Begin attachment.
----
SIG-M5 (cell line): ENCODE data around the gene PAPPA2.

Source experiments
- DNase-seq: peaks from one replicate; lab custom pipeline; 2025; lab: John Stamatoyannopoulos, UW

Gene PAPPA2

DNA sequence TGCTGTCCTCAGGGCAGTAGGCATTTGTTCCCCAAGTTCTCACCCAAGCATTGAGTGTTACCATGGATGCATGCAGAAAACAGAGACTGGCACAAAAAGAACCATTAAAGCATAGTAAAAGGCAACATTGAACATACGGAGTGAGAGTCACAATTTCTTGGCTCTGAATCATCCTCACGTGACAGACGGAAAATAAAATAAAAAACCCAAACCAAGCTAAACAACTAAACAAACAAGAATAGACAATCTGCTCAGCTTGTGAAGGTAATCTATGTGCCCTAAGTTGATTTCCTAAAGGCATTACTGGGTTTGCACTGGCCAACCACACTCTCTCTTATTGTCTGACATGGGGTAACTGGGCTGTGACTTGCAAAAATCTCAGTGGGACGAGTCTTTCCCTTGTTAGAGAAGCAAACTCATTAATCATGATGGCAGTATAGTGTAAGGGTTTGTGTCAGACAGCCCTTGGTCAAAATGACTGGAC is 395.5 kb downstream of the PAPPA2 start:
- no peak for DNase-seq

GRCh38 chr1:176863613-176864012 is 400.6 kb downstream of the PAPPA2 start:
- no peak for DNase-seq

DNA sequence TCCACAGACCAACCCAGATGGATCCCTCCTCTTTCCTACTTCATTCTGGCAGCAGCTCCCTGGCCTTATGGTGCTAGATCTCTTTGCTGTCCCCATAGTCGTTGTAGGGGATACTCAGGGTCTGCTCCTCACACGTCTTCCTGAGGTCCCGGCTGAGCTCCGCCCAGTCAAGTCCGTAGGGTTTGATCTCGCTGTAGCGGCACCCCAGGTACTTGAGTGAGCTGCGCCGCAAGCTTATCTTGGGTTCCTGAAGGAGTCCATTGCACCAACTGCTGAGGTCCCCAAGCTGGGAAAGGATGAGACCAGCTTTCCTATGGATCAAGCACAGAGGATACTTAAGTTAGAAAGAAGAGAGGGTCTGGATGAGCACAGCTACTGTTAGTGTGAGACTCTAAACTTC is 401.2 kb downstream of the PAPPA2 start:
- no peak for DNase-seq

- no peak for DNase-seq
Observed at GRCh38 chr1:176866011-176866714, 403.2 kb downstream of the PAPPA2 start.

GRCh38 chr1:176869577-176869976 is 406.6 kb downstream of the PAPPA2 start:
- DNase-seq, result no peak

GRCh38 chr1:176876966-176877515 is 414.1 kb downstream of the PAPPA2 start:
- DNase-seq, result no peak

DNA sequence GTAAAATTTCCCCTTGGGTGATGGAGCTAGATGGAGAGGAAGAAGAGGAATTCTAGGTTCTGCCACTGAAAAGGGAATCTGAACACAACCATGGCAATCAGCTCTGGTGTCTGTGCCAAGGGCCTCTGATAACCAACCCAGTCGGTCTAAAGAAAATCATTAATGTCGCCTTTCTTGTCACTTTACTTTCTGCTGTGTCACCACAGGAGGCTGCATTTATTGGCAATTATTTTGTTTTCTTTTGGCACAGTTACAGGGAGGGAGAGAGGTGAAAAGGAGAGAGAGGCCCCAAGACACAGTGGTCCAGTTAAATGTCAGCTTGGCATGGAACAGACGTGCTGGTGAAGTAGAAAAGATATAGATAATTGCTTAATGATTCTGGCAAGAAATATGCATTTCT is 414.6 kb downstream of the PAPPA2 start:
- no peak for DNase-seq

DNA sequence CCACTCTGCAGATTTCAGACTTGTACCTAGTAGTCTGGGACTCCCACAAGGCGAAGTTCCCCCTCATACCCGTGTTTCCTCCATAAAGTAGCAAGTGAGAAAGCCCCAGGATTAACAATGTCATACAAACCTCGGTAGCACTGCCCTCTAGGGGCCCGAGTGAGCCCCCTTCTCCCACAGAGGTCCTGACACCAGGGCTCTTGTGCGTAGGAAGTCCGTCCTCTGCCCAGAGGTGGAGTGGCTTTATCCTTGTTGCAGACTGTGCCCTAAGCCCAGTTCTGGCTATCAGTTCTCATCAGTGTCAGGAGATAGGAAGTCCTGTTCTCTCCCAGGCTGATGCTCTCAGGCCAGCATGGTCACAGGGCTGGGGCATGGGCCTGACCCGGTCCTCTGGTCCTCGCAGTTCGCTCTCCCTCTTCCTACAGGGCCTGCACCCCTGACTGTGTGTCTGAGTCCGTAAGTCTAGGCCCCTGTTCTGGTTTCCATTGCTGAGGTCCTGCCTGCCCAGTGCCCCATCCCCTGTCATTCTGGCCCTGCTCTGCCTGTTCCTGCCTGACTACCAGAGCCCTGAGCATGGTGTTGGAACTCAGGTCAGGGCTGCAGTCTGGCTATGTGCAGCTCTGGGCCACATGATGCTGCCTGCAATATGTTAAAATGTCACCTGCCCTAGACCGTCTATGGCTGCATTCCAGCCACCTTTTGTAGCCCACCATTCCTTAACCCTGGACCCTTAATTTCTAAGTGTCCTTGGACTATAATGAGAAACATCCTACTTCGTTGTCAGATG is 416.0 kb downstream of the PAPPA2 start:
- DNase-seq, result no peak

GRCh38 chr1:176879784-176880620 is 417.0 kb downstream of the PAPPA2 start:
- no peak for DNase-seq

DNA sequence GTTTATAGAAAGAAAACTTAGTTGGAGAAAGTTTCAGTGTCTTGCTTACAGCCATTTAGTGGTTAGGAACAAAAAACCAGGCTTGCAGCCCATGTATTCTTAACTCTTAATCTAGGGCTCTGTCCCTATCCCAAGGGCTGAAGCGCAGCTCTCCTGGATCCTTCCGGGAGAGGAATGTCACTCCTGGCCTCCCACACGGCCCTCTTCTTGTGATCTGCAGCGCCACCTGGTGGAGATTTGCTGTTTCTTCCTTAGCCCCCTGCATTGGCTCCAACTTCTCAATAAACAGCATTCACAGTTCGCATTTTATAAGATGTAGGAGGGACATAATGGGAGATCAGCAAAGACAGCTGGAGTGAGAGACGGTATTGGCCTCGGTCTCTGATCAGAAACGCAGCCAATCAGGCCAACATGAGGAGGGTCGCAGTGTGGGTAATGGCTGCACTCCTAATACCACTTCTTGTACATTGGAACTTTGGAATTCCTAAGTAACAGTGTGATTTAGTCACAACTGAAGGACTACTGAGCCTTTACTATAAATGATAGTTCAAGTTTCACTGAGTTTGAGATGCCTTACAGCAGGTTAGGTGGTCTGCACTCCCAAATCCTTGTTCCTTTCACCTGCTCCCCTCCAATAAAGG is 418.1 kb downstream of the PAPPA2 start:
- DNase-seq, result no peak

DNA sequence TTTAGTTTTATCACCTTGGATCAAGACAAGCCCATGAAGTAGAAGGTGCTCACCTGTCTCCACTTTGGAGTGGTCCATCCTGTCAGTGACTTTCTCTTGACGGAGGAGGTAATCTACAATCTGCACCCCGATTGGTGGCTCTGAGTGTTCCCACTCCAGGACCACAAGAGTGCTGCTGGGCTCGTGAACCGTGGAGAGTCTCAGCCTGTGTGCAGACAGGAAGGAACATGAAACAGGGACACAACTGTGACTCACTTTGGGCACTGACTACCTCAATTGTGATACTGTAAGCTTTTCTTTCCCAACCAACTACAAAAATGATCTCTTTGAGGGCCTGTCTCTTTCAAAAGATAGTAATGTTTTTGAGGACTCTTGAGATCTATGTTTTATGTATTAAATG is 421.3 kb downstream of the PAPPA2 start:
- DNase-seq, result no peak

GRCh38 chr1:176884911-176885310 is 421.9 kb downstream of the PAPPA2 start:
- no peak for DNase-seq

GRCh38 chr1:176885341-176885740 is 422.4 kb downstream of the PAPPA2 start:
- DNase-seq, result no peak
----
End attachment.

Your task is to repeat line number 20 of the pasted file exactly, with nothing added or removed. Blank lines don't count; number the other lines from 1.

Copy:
- DNase-seq, result no peak